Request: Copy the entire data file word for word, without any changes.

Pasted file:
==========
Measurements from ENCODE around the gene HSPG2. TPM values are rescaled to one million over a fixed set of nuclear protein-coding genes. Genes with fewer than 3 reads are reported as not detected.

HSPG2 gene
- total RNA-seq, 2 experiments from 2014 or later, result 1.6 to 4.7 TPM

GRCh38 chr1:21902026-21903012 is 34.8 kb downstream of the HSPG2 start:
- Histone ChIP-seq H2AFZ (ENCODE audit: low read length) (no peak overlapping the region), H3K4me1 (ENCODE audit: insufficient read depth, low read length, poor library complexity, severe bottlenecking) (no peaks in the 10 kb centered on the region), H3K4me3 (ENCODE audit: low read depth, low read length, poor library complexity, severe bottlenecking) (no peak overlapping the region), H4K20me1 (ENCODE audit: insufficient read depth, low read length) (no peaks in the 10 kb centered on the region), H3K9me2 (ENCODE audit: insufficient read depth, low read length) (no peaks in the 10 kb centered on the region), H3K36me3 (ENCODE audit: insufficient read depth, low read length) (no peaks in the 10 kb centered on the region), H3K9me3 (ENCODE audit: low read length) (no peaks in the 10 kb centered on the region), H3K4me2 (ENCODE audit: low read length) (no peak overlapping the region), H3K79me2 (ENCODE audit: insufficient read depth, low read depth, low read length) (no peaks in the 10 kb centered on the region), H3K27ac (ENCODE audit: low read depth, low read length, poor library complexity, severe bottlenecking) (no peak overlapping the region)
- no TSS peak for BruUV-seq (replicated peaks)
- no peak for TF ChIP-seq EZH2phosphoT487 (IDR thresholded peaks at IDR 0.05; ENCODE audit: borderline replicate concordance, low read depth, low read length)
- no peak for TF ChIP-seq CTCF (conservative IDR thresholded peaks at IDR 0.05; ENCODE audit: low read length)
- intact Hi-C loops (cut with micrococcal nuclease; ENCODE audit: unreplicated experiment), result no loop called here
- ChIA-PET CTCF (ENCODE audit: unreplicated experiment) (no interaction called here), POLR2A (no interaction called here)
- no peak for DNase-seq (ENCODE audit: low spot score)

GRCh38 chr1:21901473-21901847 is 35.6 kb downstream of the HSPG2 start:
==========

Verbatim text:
Measurements from ENCODE around the gene HSPG2. TPM values are rescaled to one million over a fixed set of nuclear protein-coding genes. Genes with fewer than 3 reads are reported as not detected.

HSPG2 gene
- total RNA-seq, 2 experiments from 2014 or later, result 1.6 to 4.7 TPM

GRCh38 chr1:21902026-21903012 is 34.8 kb downstream of the HSPG2 start:
- Histone ChIP-seq H2AFZ (ENCODE audit: low read length) (no peak overlapping the region), H3K4me1 (ENCODE audit: insufficient read depth, low read length, poor library complexity, severe bottlenecking) (no peaks in the 10 kb centered on the region), H3K4me3 (ENCODE audit: low read depth, low read length, poor library complexity, severe bottlenecking) (no peak overlapping the region), H4K20me1 (ENCODE audit: insufficient read depth, low read length) (no peaks in the 10 kb centered on the region), H3K9me2 (ENCODE audit: insufficient read depth, low read length) (no peaks in the 10 kb centered on the region), H3K36me3 (ENCODE audit: insufficient read depth, low read length) (no peaks in the 10 kb centered on the region), H3K9me3 (ENCODE audit: low read length) (no peaks in the 10 kb centered on the region), H3K4me2 (ENCODE audit: low read length) (no peak overlapping the region), H3K79me2 (ENCODE audit: insufficient read depth, low read depth, low read length) (no peaks in the 10 kb centered on the region), H3K27ac (ENCODE audit: low read depth, low read length, poor library complexity, severe bottlenecking) (no peak overlapping the region)
- no TSS peak for BruUV-seq (replicated peaks)
- no peak for TF ChIP-seq EZH2phosphoT487 (IDR thresholded peaks at IDR 0.05; ENCODE audit: borderline replicate concordance, low read depth, low read length)
- no peak for TF ChIP-seq CTCF (conservative IDR thresholded peaks at IDR 0.05; ENCODE audit: low read length)
- intact Hi-C loops (cut with micrococcal nuclease; ENCODE audit: unreplicated experiment), result no loop called here
- ChIA-PET CTCF (ENCODE audit: unreplicated experiment) (no interaction called here), POLR2A (no interaction called here)
- no peak for DNase-seq (ENCODE audit: low spot score)

GRCh38 chr1:21901473-21901847 is 35.6 kb downstream of the HSPG2 start: